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Alcohol Abuse Resources

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Need help finding support for a loved one with an addiction? Need help with fighting addiction yourself? If you do, it’s okay not to have all the answers. Fortunately, there are many ways of finding help. One way that you can get help for an addiction is to educate yourself on the many different options for support and treatment. Below, we’ve come up with a few answers to questions that you may have about addiction, treatment, and finding the right type of support.

How Do I Know if I Have a Problem with Alcohol?

You may be here looking for answers about your own struggles with alcohol. Fortunately, there are a few questions you can ask yourself to determine if you’re struggling with an addiction to alcohol. Do you:

  • Drink alcohol to soothe depression, anxiety, or another emotional issue?
  • Have more drinks in a single sitting than all of your friends?
  • Hide the fact that you have been drinking to friends and family?
  • Consume enough to blackout on a regular basis?
  • Often drink in the early mornings or to start your day?
  • Experience consequences legally, socially, or financially because of your drinking?
  • If you’ve answered yes to any or all of these questions, you may be struggling with an addiction to alcohol. But, not to worry. According to a study performed by the National Institute on

Alcohol Abuse and Alcoholism, in the year of 2015, 15.1 million American adults struggled with alcohol abuse. So, you’re not alone. Alcohol is one of the most easily accessible addictive substances, not to mention its legality. It’s not a surprise that so many adults have fallen victim to this potent substance. What is a surprise is how many people actually get help. According to the same study, that same year, only 1.3 million American adults received help through addiction treatment for alcohol abuse.

What are the Physical Effects of Alcoholism?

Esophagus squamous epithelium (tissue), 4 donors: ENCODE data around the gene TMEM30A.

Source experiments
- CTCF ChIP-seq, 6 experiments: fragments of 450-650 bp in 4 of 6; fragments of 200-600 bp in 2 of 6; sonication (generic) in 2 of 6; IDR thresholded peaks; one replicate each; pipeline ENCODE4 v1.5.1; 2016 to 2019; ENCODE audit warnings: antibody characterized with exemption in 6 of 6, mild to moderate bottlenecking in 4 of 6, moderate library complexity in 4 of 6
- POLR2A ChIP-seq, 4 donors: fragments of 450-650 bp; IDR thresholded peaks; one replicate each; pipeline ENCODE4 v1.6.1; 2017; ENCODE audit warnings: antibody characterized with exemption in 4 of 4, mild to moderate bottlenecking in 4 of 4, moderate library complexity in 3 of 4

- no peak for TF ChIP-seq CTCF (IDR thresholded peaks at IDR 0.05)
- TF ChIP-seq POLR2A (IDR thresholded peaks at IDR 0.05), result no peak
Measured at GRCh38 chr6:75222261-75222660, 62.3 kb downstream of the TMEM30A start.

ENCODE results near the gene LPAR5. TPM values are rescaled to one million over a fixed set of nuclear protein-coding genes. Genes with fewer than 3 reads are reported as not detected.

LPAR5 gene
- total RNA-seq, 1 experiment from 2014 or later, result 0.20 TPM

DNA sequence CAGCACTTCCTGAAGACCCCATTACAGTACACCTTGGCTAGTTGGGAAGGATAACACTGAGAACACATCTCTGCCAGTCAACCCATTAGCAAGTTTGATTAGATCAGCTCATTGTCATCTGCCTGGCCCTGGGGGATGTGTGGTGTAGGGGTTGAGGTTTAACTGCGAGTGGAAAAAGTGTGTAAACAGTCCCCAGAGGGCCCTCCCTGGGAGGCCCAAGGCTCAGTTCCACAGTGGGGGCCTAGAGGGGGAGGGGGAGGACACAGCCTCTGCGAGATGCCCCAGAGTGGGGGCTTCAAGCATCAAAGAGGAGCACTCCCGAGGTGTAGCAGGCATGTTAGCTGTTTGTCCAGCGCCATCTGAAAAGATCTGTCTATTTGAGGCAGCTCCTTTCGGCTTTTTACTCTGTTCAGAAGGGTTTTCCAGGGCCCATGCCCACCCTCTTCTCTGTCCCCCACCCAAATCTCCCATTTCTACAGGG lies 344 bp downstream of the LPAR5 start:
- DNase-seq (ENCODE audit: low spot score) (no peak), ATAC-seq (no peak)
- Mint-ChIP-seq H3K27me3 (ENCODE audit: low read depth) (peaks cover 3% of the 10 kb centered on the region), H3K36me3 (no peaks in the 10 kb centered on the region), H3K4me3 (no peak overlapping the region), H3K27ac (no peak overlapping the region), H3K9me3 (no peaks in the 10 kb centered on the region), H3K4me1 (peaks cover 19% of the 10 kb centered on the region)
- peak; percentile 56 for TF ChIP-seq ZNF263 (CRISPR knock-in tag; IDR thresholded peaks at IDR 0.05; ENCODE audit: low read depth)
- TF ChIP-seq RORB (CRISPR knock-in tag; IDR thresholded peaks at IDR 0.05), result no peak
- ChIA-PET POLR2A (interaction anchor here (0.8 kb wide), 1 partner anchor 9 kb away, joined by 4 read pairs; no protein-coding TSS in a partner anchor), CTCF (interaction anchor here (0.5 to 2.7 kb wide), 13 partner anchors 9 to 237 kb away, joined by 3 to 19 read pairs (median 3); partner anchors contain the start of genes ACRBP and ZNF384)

Drinking alcohol heavily can affect individuals negatively in the long term on a physical level. The biological effects of using alcohol heavily in the longterm can lead to chronic diseases and even death. Some of these physical issues may include:

  • Increased fat in the liver
  • Cirrhosis of the liver
  • Fibrosis of the liver
  • Alcoholic hepatitis
  • Heart arrhythmias
  • High blood pressure
  • Stroke
  • Cardiomyopathy
  • Pancreatitis
  • Weakened immune system
  • Irregular digestive function
  • Cancer of the liver, mouth, throat, esophagus, and/or breast

What are the Psychological Effects of Alcoholism?

Not only can long-term alcohol abuse affect the body negatively, but it can also cause harm to the mind. Negative psychological symptoms of alcoholism may include:

  • Memory loss
  • Inability to retain learned information
  • Depression
  • Anxiety
  • Mood swings
  • Suicidal thoughts/actions
  • Insomnia
  • Trouble concentrating

What to Expect from Treatment for Alcohol Abuse

Fortunately, the long term effects of alcohol abuse can be prevented or even reversed through treatment. Although the road to recovery isn’t an easy one, it could save your life. And, it will provide you with the means to living a life that you can be proud of. There are a few stages of alcohol treatment which are generally suggested to individuals in treatment for alcoholism. These stages of treatment may include:

Medical Detox: During this stage of treatment, the alcohol is eliminated from the body so that treatment can begin. The only way to eliminate alcohol from the body is to refrain from drinking and wait. But, when an individual is addicted to a substance, their body has become dependent on it. Meaning, when the drug isn’t administered, the body reacts adversely. These adverse reactions are known as withdrawal symptoms. Withdrawal symptoms for alcoholics can be dangerous and can even lead to serious complications, even death. So, it’s vital that detox be under the supervision of addiction specialists to ensure safety and comfort.

Residential Treatment: Most individuals struggling with alcoholism can benefit from a residential stay at a treatment facility. During this stay, individuals can benefit from identifying underlying causes of their addiction so that they can be confronted and dealt with. Additionally, they can utilize a number of therapeutic techniques to master how to handle relapse triggers and cravings outside of treatment. These methods are proven to help establish a lifestyle in which individuals can obtain long-term and successful recoveries.

Sober Living: Once treatment concludes, it’s best to continue therapy and work toward recovery goals. It can be hard to assimilate back into society after rehabilitation, and sober living makes the process easier. By providing support and motivation, sober living homes are a safe environment in which treatment graduates can more comfortably assimilate back into daily life.

12 Step Programs: These organizations have been helping recovered alcoholics maintain sobriety for generations. Meetings are a great way to obtain new sober friends and receive support when the recovery gets tough. Additionally, it’s a great way to motivate the self by setting and meeting recovery goals.

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